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This was a message sent to all reviewers of the Journal of Distance Education, which is one of two main publications for the Canadian Network for Innovation in Education (CNIE) (the other being the Canadian Journal of Learning and Technology). While many of these articles are quite good, and I suspect I will nominate one or more when I have a few minutes to reflect, what struck me the most was that of the 11 articles that were published none of them – or at least none of the nine English language ones – were focused on the K-12 environment.
This is not an uncommon thing that is specific to Journal of Distance Education, for example CNIE’s other journal – Canadian Journal of Learning and Technology – only had four of their 21 articles focused on the K-12 environment (and only one of which was relevant for us in K-12 online and blended learning, that being Using the Spanish Online Resource Aula Virtual de Español (AVE) to Promote a Blended Teaching Approach in High School Spanish Language Classrooms / Utilisation de la ressource en ligne espagnole AVE pour favoriser l’approche de l’enseignement hybride by Martine Pellerin and Carlos Soler Montes). And this isn’t specific to Canadian journals, if you look at the last two years of the following distance education journals, you’ll see:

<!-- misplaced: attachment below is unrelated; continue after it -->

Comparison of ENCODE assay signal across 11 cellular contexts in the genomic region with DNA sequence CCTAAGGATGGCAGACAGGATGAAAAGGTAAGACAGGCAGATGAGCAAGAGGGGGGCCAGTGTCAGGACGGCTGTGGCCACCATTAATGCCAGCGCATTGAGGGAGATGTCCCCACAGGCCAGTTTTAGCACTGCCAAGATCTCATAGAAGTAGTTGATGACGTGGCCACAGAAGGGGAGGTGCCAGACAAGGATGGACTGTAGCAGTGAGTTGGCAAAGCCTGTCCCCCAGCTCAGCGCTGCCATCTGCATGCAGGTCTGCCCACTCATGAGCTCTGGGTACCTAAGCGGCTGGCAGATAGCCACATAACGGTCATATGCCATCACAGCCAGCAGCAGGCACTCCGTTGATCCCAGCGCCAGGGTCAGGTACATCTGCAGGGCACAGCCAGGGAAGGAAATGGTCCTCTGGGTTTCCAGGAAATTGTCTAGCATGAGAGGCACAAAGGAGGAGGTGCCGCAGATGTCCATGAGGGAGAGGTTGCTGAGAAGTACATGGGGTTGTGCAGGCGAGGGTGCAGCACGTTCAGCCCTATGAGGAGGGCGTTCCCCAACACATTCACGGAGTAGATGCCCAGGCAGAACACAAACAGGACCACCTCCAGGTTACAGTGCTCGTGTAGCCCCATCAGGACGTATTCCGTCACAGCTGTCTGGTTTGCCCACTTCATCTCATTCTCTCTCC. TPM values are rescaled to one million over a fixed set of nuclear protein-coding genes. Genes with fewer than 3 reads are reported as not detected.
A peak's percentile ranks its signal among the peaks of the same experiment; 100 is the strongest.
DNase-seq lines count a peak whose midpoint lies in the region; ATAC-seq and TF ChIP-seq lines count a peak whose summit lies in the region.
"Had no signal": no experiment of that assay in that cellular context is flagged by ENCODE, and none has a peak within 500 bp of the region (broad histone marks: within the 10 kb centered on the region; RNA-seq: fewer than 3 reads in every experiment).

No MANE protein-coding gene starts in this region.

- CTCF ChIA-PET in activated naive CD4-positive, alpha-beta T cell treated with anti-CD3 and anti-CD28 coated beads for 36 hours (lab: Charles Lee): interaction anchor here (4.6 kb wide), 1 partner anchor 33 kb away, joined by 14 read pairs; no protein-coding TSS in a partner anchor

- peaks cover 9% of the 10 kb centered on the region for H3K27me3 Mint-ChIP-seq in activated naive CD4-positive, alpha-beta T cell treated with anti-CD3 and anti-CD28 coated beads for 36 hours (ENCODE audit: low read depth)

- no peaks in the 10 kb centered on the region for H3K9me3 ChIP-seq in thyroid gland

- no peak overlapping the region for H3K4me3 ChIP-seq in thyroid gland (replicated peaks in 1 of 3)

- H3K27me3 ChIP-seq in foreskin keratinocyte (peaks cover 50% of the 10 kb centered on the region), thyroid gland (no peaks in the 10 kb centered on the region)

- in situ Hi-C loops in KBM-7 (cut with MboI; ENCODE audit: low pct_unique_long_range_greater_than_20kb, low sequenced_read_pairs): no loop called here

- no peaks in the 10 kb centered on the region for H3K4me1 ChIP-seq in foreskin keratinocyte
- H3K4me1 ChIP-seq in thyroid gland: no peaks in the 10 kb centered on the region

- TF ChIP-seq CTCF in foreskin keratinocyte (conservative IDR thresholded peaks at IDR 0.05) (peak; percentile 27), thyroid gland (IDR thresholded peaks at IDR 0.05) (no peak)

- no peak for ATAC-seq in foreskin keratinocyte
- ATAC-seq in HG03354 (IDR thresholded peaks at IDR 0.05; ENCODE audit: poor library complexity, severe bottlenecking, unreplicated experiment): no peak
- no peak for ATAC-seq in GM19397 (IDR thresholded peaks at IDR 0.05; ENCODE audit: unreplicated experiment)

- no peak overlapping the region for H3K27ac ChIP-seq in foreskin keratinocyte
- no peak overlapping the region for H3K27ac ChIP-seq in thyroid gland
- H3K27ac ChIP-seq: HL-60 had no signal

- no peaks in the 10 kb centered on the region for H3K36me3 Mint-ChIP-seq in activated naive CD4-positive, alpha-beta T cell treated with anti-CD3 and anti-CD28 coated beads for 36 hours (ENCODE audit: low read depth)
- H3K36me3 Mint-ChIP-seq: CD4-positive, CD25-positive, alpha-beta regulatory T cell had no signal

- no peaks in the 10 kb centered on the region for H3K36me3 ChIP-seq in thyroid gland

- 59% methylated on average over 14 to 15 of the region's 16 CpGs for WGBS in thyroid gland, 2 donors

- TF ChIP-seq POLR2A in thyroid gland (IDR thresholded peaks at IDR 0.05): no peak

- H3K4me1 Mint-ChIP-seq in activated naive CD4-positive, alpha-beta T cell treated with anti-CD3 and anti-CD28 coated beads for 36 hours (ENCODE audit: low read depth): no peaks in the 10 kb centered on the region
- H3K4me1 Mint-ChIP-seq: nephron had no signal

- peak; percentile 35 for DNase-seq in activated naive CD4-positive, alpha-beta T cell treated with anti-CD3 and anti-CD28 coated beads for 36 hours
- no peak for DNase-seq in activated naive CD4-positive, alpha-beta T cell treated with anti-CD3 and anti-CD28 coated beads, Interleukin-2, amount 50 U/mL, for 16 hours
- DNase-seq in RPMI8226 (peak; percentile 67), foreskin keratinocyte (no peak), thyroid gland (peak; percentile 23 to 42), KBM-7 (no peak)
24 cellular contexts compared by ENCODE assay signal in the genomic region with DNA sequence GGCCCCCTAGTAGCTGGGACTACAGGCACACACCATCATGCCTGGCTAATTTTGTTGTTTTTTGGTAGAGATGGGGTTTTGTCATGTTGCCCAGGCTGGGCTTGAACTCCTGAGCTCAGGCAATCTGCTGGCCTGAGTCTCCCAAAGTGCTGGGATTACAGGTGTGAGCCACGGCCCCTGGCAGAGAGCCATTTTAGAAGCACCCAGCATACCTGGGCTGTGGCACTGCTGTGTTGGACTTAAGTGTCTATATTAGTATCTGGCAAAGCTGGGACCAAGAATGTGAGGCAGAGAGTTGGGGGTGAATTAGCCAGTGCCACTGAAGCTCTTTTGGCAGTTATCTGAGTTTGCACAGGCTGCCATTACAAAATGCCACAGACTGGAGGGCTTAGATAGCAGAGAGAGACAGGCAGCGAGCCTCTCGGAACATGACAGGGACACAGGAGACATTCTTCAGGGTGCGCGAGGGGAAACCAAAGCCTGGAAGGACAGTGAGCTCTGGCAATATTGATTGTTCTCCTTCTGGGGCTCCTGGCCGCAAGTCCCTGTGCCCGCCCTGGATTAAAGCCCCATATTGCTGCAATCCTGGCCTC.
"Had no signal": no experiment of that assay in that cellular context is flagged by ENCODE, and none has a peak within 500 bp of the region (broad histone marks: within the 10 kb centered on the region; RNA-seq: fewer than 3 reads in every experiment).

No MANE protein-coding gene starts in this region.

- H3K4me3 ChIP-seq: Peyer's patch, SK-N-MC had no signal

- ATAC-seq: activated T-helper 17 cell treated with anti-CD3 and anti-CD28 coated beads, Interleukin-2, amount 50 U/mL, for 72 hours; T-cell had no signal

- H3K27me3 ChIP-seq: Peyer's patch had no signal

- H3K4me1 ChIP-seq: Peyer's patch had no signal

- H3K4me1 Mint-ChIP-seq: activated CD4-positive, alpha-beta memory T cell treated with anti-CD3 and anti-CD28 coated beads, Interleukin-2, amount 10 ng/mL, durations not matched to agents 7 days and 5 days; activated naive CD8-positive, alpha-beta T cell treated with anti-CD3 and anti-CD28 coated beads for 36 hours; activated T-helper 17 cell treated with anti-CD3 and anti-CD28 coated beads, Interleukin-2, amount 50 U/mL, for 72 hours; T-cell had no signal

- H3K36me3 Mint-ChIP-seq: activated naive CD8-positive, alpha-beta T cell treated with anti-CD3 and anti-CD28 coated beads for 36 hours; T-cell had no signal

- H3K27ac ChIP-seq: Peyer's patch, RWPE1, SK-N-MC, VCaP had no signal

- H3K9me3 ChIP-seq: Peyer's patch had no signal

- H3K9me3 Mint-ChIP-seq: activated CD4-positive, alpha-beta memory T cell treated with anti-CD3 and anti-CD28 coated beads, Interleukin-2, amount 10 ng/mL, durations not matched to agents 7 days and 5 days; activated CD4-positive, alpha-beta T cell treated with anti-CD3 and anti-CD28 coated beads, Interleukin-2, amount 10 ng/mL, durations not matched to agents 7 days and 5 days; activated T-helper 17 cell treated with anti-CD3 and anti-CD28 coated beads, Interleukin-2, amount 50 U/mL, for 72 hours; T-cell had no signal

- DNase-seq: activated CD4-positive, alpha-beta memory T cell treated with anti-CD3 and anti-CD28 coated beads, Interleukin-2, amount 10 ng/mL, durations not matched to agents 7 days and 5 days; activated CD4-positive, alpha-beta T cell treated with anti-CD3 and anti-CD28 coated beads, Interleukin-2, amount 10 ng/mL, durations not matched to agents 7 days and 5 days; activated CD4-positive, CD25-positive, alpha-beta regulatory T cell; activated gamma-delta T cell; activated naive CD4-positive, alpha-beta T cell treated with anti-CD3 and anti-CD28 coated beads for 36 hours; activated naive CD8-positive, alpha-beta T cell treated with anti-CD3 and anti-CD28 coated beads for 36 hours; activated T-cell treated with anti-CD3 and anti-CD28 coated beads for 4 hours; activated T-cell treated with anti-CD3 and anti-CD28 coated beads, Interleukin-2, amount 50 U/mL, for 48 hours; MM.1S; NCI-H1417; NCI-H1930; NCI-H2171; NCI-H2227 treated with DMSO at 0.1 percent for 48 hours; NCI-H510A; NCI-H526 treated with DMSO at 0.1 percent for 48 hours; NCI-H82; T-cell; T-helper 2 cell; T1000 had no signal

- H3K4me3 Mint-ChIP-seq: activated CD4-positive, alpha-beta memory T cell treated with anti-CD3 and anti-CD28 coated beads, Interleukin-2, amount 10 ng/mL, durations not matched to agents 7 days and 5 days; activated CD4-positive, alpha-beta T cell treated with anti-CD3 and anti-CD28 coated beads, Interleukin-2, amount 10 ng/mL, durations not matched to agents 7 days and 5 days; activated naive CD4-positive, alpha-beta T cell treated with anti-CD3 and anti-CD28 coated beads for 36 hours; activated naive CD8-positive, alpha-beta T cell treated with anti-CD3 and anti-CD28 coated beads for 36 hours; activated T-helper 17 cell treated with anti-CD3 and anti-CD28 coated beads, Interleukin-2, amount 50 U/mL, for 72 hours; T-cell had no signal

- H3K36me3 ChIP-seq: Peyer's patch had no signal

- American Journal of Distance Education (United States) – 1 of 32
- Distance Education (Australia) – 1 of 40
- European Journal of Open, Distance and E-Learning (Hungary) – 1 of 41
- International Review of Research in Open and Distance Learning (Canada) – 7 of 109
- Journal of Distance Education (Canada) – 4 of 25
- Journal of Open, Flexible and Distance Learning (New Zealand) – 2 of 25
Not good statistics for those of us interested in K-12 online and blended learning. I use the last two years because in an article I published in the journal Education in Rural Australia I wrote:
A quick examination of the last five years of the main distance education journals for Australia, Canada, New Zealand and the United States revealed a total of 24 articles out of a total of 262 related to K-12 distance education (see Table 1).
Analysis of K-12 focused articles in the main distance education journals
American Journal of Distance Education (United States)
Distance Education (Australia)
Journal of Distance Education (Canada)
Journal of Distance Learning (New Zealand)
* One article had a focus on both Canada and the United States
As indicated in Table 1, only 22 articles related to K-12 distance education in Australia, Canada, New Zealand or the United States (the remaining 2 articles focused on K-12 distance education in South Africa). However, 18 of those 22 articles were focused on K-12 distance education in Canada or the United States.
The last five years in this instance represented 2006-2010. Also not a good picture!
I’d be interested in doing some form of meta-synthesis of these limited K-12 focused articles. Maybe examine a 10 year or 20 year period. Ten year periods make sense, but I’d also be curious about since 1991 (i.e., since the first K-12 online programs began). Maybe a project to undertake next year.